For the duration of the exhibit’s stays in the larger cities and towns the four or five Aramco employees assigned to the show as supervisors and guides were always able to find comfortable housing in apartment buildings or hotels in the locality When the tent show was set up in very small communities far off the beaten path, however, the problems of finding even a few rooms to rent was fairly formidable.
Attendants traveling with the tent show to the hinterlands had to learn to be quite self-sufficient. They purchased their food requirements in the local suqs and took turns at the various stages of its preparation and cleaning up afterward. A few seasons of touring with the exhibit turned some of the men who experienced it into pretty fair cooks.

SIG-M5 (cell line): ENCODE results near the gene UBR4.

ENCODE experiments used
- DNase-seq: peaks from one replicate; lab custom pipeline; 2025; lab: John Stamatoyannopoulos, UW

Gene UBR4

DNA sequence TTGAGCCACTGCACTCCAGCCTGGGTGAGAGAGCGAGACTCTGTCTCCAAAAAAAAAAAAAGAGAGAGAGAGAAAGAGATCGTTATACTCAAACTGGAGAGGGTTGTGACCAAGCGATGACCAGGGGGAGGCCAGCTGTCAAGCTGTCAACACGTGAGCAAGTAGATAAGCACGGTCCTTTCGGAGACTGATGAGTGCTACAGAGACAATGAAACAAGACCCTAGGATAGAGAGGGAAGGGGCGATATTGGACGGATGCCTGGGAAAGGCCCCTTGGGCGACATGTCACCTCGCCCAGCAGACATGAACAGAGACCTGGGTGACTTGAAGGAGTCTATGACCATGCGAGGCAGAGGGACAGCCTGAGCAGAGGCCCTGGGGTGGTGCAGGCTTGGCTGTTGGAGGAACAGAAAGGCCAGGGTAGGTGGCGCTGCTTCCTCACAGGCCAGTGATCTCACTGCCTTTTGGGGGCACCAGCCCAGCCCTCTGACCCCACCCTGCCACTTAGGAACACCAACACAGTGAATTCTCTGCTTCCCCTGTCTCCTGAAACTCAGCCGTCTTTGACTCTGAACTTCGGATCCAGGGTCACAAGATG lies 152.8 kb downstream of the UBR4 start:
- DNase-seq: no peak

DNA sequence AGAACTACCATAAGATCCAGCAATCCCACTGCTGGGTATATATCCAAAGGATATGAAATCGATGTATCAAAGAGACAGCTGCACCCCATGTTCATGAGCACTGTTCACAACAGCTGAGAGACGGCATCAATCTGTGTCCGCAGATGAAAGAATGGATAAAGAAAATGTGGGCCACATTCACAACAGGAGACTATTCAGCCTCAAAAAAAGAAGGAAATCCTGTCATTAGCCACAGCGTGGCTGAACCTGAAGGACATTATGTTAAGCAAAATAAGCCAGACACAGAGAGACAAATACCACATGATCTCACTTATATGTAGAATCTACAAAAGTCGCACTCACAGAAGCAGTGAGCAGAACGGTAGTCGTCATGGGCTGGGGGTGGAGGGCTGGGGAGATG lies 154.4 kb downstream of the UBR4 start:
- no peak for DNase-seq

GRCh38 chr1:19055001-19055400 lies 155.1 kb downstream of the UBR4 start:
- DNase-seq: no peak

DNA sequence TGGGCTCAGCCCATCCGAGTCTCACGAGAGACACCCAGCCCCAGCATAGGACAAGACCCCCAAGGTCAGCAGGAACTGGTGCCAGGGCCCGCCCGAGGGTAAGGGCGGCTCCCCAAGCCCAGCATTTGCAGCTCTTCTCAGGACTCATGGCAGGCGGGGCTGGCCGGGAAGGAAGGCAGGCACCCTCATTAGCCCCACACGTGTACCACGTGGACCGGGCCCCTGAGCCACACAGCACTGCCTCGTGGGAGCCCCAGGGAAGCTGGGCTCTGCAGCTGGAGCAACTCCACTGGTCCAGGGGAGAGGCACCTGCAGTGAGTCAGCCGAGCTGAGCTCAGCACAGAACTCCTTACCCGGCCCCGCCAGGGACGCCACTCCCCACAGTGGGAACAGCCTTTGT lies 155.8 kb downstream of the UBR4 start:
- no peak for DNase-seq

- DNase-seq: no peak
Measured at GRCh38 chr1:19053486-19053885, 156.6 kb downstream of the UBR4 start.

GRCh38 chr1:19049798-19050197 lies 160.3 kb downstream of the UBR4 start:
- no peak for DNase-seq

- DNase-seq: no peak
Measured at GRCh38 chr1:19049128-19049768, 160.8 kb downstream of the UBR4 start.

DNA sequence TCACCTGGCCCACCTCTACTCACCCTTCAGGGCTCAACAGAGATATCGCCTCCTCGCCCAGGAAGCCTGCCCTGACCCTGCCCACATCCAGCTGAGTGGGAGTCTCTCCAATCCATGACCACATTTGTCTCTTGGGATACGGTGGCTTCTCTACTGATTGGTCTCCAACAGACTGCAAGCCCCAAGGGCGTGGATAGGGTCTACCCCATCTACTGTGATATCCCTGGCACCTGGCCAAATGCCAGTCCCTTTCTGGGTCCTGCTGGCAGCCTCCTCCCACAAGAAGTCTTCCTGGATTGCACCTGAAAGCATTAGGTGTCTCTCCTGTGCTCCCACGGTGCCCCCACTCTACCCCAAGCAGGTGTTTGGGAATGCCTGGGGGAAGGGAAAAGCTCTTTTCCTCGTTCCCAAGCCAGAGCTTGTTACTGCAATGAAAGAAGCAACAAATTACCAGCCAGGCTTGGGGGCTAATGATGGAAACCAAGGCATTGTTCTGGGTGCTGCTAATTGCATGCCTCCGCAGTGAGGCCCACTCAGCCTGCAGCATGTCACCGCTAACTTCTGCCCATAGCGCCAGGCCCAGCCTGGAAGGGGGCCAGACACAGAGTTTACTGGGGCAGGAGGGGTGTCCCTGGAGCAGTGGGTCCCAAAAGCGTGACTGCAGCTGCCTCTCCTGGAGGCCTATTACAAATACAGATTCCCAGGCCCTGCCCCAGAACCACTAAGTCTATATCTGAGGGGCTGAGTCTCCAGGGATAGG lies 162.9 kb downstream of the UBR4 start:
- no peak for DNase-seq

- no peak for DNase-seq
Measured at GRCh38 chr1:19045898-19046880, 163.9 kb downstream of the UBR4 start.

A long chapter of the Mobile Oil Exhibit came to an end at az-Zilfi, but reminders of the "big-top" days will be around for some time to come. The entire contents of the Energy and the Petroleum wings, including the big world globe, went to the College of Petroleum and Minerals in Dhahran as a nucleus of a proposed oil-display center that institution plans to organize in eastern Saudi Arabia, exhibit tent itself has found a worthy cause in the other side of the kingdom Aramco gave it to the Red Crescent Society, the Arab-world equivalent of the Red Cross, for use as a clinic for health services offered to pilgrims during the hajj season in Mecca .
Brainerd S. Bates is Aramco's chief writer petroleum and a regular contributor to Aramco World.